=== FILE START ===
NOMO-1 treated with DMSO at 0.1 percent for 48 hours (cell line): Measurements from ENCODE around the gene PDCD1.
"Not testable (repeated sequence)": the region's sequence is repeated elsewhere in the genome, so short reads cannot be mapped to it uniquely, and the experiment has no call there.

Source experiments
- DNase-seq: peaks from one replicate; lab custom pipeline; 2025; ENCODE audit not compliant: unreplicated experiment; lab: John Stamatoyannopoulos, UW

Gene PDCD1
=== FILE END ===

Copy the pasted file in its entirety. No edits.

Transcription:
NOMO-1 treated with DMSO at 0.1 percent for 48 hours (cell line): Measurements from ENCODE around the gene PDCD1.
"Not testable (repeated sequence)": the region's sequence is repeated elsewhere in the genome, so short reads cannot be mapped to it uniquely, and the experiment has no call there.

Source experiments
- DNase-seq: peaks from one replicate; lab custom pipeline; 2025; ENCODE audit not compliant: unreplicated experiment; lab: John Stamatoyannopoulos, UW

Gene PDCD1